What the frack should we expect in 2012?
STEPHON JOHNSON Amsterdam News Staff | 12/8/2011, 1:30 p.m.
"The development of the Marcellus Shale formation means jobs and investment throughout New York. Right now, these jobs are being created directly across the border in Pennsylvania. New York needs jobs," wrote Pataki. "The April 2011 state jobs report estimates 259,400 upstaters are currently unemployed. An influx of even half those jobs created in Pennsylvania would make a big difference to New York families."
According to Pataki, the same study showed that the average wage in 2010 for jobs in the basic gas industry was $69,995. The average wage in support industries like construction, steel and engineering was $63,967.
But will New Yorkers be willing to accept a good wage at the cost of their health? The record on fracking nationally has been, to say the least, problematic. Last year, inspectors from the Environmental Protection Agency warned residents of Pavillion, Wyo., to not cook, drink or ventilate their homes when they showered with water in order to get a more precise picture of the extent of the contamination of monitoring wells drilled deep into an aquifer in the town.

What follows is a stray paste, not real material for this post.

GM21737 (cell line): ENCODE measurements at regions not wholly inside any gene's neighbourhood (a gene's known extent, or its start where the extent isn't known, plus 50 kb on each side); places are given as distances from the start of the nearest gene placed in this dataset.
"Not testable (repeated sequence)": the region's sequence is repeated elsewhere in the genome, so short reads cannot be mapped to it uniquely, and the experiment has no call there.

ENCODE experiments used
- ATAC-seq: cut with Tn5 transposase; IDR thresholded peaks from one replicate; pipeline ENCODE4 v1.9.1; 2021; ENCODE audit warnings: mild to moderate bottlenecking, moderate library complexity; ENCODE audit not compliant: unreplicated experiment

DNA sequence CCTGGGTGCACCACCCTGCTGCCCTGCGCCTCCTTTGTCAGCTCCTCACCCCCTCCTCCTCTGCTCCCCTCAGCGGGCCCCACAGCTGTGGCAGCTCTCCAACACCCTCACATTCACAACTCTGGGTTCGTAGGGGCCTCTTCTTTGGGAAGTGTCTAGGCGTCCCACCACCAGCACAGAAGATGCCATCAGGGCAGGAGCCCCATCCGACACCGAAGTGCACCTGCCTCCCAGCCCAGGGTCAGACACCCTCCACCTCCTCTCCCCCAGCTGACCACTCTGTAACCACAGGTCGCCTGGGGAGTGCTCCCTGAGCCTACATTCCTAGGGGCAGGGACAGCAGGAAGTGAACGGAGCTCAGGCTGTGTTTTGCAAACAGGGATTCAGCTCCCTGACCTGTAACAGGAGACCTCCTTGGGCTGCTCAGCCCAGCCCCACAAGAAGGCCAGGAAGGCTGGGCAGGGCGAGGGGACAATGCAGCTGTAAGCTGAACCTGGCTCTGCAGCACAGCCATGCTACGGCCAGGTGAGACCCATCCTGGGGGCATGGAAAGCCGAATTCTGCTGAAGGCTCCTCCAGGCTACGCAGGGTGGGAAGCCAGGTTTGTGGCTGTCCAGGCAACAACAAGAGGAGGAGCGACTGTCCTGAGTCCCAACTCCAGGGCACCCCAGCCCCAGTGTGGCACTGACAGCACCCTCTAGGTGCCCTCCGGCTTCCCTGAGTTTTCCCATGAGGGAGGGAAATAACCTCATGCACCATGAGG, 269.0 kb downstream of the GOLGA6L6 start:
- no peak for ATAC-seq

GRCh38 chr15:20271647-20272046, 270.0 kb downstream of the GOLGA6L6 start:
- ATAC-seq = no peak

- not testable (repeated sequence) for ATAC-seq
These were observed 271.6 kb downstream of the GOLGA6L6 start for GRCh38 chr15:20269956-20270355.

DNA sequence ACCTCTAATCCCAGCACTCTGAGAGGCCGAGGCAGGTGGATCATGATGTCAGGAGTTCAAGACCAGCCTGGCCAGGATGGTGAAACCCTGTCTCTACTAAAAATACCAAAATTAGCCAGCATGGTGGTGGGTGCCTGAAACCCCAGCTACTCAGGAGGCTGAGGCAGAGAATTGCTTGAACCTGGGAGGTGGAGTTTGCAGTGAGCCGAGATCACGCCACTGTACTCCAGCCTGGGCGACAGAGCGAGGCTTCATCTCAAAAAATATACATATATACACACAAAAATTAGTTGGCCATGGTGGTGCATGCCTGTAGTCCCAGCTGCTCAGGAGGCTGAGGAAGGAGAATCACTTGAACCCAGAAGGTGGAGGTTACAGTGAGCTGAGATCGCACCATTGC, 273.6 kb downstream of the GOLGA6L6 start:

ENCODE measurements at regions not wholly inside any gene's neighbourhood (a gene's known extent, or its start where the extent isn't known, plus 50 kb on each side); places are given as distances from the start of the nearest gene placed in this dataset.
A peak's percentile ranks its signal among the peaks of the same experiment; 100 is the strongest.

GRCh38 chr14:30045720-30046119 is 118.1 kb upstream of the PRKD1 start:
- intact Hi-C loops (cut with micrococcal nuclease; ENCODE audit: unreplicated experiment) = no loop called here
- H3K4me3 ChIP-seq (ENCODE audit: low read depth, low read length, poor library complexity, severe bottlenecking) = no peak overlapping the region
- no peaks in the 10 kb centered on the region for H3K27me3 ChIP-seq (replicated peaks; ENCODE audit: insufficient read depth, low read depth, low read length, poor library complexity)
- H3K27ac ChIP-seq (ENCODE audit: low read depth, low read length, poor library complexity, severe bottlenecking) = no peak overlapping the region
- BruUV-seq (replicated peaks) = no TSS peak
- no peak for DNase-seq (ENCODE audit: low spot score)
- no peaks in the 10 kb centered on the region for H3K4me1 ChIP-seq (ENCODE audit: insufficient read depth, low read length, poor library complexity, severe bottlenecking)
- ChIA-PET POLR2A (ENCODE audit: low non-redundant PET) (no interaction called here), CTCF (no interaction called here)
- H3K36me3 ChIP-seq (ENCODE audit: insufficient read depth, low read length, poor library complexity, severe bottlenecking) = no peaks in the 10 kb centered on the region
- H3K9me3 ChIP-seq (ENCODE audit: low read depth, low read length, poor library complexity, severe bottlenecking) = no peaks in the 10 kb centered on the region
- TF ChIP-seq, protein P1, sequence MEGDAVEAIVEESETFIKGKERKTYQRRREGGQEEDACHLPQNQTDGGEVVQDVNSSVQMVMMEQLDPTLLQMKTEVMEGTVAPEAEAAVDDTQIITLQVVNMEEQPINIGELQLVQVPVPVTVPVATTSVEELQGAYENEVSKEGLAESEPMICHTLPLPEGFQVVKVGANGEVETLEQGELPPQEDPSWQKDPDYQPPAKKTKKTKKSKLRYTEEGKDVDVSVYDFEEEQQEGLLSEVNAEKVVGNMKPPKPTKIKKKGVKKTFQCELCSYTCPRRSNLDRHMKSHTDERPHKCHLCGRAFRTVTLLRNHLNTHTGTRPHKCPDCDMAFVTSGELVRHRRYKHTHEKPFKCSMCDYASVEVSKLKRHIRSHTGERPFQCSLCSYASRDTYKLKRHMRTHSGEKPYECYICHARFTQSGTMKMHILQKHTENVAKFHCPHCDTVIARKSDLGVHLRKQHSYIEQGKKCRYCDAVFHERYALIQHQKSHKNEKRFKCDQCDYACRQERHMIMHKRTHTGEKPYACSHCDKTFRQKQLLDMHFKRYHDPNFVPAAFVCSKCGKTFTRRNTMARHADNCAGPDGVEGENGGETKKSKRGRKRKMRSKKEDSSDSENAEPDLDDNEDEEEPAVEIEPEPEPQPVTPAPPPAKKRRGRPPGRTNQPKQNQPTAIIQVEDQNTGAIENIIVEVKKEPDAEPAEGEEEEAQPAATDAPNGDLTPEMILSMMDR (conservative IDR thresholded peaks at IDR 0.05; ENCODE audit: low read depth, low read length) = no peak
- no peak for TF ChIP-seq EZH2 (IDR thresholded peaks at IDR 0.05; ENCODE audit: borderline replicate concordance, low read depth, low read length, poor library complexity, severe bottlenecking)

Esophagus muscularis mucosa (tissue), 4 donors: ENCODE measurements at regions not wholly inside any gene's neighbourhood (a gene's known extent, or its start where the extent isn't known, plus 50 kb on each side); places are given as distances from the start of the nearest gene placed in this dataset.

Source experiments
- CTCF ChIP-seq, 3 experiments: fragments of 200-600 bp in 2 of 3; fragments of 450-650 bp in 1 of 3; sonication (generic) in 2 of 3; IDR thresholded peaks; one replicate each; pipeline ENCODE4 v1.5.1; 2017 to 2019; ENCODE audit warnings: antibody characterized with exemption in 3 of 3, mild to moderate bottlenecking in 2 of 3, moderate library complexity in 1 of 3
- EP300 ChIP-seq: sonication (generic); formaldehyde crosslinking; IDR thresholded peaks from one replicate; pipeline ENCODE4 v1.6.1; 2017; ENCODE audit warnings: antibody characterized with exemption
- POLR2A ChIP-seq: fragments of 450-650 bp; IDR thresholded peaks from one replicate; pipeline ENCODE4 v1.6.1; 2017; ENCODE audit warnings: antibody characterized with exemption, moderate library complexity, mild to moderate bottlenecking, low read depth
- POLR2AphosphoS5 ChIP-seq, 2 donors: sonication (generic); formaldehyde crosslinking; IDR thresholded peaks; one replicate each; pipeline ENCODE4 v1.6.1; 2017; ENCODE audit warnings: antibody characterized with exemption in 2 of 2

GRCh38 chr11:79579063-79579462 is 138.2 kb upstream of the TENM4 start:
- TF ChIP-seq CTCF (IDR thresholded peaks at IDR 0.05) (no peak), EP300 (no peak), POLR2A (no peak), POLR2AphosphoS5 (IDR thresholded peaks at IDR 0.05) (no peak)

According to a recently released study by the EPA, a couple of monitoring wells were revealed to hold high levels of cancer-causing compounds and at least one chemical-a solvent called 2-butoxyethanol-commonly used in fracking. The EPA also said the wells contained benzene 50 times the level that's considered safe for people, along with acetone, toluene, naphthalene and traces of diesel fuel.
Cuomo will have to decide whether fracking is really worth the potential health and environmental costs when weighed against possible big profits for the oil and gas industry.